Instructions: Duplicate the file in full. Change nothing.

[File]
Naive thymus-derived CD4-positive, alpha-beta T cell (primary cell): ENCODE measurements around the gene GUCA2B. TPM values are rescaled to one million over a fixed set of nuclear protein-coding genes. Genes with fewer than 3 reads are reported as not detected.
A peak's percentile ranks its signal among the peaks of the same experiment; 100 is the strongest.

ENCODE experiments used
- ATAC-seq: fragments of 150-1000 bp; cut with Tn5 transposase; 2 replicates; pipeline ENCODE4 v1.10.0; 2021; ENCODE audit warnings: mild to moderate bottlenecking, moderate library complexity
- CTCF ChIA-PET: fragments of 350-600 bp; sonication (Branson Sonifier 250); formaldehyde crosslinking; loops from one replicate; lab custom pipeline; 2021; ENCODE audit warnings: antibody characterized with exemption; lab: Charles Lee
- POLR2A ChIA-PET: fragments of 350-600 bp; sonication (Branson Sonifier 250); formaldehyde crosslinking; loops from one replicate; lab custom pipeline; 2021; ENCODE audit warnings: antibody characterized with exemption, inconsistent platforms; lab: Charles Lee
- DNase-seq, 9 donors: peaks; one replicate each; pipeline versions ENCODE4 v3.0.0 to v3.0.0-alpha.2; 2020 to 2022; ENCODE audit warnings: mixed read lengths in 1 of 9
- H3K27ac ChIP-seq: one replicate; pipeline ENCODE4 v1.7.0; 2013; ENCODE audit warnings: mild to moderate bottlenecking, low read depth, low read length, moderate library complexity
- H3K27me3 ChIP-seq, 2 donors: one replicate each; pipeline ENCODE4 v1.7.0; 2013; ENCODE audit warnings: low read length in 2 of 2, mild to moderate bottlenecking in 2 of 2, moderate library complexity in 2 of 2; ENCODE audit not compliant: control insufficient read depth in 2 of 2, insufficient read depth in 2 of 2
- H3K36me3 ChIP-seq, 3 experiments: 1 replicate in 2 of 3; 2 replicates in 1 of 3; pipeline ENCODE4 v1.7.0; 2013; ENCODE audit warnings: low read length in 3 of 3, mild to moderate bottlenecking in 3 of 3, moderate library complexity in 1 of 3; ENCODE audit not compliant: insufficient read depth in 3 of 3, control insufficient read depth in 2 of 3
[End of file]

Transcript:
Naive thymus-derived CD4-positive, alpha-beta T cell (primary cell): ENCODE measurements around the gene GUCA2B. TPM values are rescaled to one million over a fixed set of nuclear protein-coding genes. Genes with fewer than 3 reads are reported as not detected.
A peak's percentile ranks its signal among the peaks of the same experiment; 100 is the strongest.

ENCODE experiments used
- ATAC-seq: fragments of 150-1000 bp; cut with Tn5 transposase; 2 replicates; pipeline ENCODE4 v1.10.0; 2021; ENCODE audit warnings: mild to moderate bottlenecking, moderate library complexity
- CTCF ChIA-PET: fragments of 350-600 bp; sonication (Branson Sonifier 250); formaldehyde crosslinking; loops from one replicate; lab custom pipeline; 2021; ENCODE audit warnings: antibody characterized with exemption; lab: Charles Lee
- POLR2A ChIA-PET: fragments of 350-600 bp; sonication (Branson Sonifier 250); formaldehyde crosslinking; loops from one replicate; lab custom pipeline; 2021; ENCODE audit warnings: antibody characterized with exemption, inconsistent platforms; lab: Charles Lee
- DNase-seq, 9 donors: peaks; one replicate each; pipeline versions ENCODE4 v3.0.0 to v3.0.0-alpha.2; 2020 to 2022; ENCODE audit warnings: mixed read lengths in 1 of 9
- H3K27ac ChIP-seq: one replicate; pipeline ENCODE4 v1.7.0; 2013; ENCODE audit warnings: mild to moderate bottlenecking, low read depth, low read length, moderate library complexity
- H3K27me3 ChIP-seq, 2 donors: one replicate each; pipeline ENCODE4 v1.7.0; 2013; ENCODE audit warnings: low read length in 2 of 2, mild to moderate bottlenecking in 2 of 2, moderate library complexity in 2 of 2; ENCODE audit not compliant: control insufficient read depth in 2 of 2, insufficient read depth in 2 of 2
- H3K36me3 ChIP-seq, 3 experiments: 1 replicate in 2 of 3; 2 replicates in 1 of 3; pipeline ENCODE4 v1.7.0; 2013; ENCODE audit warnings: low read length in 3 of 3, mild to moderate bottlenecking in 3 of 3, moderate library complexity in 1 of 3; ENCODE audit not compliant: insufficient read depth in 3 of 3, control insufficient read depth in 2 of 3